Congress probes approval of Trump backer’s housing project

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Donald Trump, David Bernhardt

FILE – In this July 8, 2019 file photo President Donald Trump listens as Secretary of the Interior David Bernhardt speaks during an event on the environment in the East Room of the White House in Washington. A congressional committee is investigating whether the U.S. Interior Department helped an Arizona developer and supporter of President Donald Trump get a crucial permit. U.S. Rep. Raúl Grijalva is leading an investigation into the proposed 28,000-home development. Bernhardt had an unofficial meeting when he was deputy secretary with developer Mike Ingram, Arizona Diamondbacks co-owner and a prominent GOP donor. Interior officials deny politics played a part in the permit. (AP Photo/Evan Vucci, File)

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PHOENIX (AP) — A congressional committee is investigating whether the U.S. Interior Department helped an Arizona developer and supporter of President Donald Trump get a crucial permit after a wildlife official said the housing project would threaten habitat for imperiled species.

U.S. Rep. Raúl Grijalva, an Arizona Democrat who chairs the House Committee on Natural Resources, is leading an investigation into the proposed 28,000-home development in a small town in southern Arizona.

“It’s not clear to me why top Interior officials would weigh in on a local land development unless someone was being done a huge favor,” Grijalva said in a statement Wednesday.

The committee sent a letter last week to Interior Secretary David Bernhardt saying recent reports raised questions about whether the permit decision by the Fish and Wildlife Service “was inappropriately reversed.”

It set a July 29 deadline for the Interior Department to turn over “all documents and communications” on the hotly contested El Dorado Holdings project developed by Mike Ingram, a co-owner of the Arizona Diamondbacks baseball team and a prominent Republican donor.

The Interior Department defends the permit as a science-based decision.

Described as a 19-square-mile (49-square-kilometer) housing and golf course development that would draw traffic to the city of Benson, the project had been in a holding pattern for more than a decade. It gained traction in 2015 when El Dorado Holdings took over the project and rebranded it Villages at Vigneto.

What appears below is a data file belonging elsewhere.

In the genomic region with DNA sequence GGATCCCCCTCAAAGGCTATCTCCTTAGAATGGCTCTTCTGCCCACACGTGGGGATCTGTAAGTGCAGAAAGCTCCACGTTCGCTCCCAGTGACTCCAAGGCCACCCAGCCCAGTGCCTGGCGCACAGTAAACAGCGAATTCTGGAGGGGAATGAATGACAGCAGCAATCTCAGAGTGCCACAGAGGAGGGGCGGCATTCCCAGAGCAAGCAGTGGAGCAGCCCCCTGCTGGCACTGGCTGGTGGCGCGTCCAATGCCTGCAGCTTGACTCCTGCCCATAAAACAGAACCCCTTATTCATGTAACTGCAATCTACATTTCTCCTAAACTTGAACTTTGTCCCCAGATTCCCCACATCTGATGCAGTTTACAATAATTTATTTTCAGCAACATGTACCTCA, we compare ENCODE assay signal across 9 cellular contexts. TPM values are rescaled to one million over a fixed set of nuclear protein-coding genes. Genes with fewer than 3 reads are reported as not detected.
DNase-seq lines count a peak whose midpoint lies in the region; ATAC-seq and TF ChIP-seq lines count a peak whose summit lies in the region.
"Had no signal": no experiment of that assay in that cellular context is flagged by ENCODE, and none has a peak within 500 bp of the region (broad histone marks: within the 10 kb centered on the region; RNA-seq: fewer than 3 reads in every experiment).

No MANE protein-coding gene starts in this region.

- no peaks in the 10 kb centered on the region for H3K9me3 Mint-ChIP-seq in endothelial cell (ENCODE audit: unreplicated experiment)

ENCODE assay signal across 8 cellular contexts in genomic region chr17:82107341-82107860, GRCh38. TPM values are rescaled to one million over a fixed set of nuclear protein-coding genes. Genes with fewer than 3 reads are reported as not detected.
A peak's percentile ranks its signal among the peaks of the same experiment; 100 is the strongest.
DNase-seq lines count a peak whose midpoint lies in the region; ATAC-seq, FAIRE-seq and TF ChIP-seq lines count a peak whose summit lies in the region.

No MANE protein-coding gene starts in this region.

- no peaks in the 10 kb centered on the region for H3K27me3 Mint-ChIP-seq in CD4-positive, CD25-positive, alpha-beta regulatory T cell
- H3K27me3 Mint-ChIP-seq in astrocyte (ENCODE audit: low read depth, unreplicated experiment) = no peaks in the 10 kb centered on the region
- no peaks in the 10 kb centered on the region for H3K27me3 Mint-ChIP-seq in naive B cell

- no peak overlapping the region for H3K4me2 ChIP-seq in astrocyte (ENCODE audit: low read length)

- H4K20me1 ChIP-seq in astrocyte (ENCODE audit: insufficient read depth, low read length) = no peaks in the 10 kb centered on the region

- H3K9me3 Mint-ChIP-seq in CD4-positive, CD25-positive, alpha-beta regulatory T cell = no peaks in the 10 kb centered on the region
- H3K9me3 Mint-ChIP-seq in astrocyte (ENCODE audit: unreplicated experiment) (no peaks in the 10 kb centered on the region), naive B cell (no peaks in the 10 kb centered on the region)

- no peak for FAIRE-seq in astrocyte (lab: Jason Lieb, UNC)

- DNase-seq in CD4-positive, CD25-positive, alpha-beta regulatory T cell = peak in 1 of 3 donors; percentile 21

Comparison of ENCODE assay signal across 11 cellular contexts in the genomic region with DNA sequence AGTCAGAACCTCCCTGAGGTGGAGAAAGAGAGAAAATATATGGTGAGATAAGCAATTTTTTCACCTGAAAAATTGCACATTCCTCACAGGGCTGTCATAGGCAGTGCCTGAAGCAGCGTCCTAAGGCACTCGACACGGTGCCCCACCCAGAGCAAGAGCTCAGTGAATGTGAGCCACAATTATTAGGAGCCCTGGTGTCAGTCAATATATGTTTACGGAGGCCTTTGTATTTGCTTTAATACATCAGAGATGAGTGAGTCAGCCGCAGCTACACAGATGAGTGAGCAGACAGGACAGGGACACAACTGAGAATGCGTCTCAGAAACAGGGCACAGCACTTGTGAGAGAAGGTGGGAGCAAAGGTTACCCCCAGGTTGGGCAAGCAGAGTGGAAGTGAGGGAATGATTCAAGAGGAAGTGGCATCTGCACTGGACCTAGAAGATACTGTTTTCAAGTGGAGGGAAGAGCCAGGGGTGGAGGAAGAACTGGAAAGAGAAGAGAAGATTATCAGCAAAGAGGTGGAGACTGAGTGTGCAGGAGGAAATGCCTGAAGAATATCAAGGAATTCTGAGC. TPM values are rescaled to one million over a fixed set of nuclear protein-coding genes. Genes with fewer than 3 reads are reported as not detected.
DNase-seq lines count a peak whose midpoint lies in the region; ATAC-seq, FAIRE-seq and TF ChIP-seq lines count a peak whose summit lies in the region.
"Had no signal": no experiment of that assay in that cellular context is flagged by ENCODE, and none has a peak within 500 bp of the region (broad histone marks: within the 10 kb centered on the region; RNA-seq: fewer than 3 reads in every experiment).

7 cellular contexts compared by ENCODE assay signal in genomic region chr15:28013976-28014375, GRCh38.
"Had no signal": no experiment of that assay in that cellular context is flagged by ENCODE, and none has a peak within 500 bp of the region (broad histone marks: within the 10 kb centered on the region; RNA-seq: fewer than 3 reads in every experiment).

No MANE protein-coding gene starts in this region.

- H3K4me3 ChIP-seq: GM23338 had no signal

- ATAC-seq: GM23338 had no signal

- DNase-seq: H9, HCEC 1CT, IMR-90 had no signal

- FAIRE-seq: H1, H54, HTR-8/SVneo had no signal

A coalition of conservation groups challenged the permit in a federal lawsuit in January. Environmentalists argue the project’s need for groundwater will threaten the San Pedro River and surrounding wildlife, including birds like the southwestern willow flycatcher and yellow-billed cuckoo as well as the northern Mexican garter snake.

They are demanding federal officials conduct a more in-depth environmental review.

Steve Spangle, a retired Fish and Wildlife Service field supervisor, told the Arizona Daily Star in April that he had similar concerns in 2016 but was pressured a year later to facilitate the permit anyway.

He has since told several media outlets that he “got rolled” by politics.

“I used that phrase to distinguish it from making a policy call based on fact, as opposed to making a policy call based on politics,” Spangle told the newspaper.

He says an attorney with the Interior Department’s solicitor’s office warned him that a “high-level politico” thought he should change his assessment in favor of the development.

Emails and calendars show that Bernhardt, as deputy Interior secretary, had an unofficial meeting at a lodge in Billings, Montana, with Ingram, the developer, in August 2017, CNN reported Tuesday.

They discussed Villages at Vigneto, the congressional committee said.

Lanny Davis, attorney for El Dorado Holdings, said Ingram did not lobby for the project. Then-Interior Secretary Ryan Zinke, whom Ingram has known for several years, found out both men would coincidentally be at the same hunting lodge and suggested they meet.

“I believe Mr. Ingram presented a legal memo to Mr. Bernhardt,” Davis told The Associated Press. “It’s exactly the opposite of the innuendo that this was about lobbying and political influence.”

Two months after the meeting, Ingram donated $10,000 to a fundraising arm of the Trump campaign. That donation was later refunded, as was two $2,700 donations.

Davis said Ingram got a refund so he could donate instead to a political action committee that allows contributors to give more money than campaigns do.

“This is very common for (political) fundraisers. I’ve done that many times myself,” Davis said.

In the wake of Spangle’s allegations, the U.S. Army Corps of Engineers sent a letter to the Fish and Wildlife Service asking if its opinion on the permit had changed. Jeff Humphrey, an agency official in Arizona, said Spangle’s comments “do not change our previous determinations.”

The Interior Department, which is the parent agency of the Fish and Wildlife Service, reiterated that stance in a statement Tuesday.

“U.S. Fish and Wildlife Service has re-examined the issue at hand and using the best available science as required under the Endangered Species Act issued the same exact conclusion,” Interior spokeswoman Molly Block said.

El Dorado Holdings has already shared communications with the House committee, including an email from Ingram to Zinke about the meeting in Montana, Davis said. It was nothing more than a legal memo and summary, the attorney said.

“He didn’t say, ‘Hey, you and I have been buddies,'” Davis said.

Rep. Grijalva, however, was skeptical.

“I have real doubts whether Mr. Ingram sold this project to the Interior Department on merits,” he said.


Associated Press writer Ellen Knickmeyer in Washington contributed to this report.

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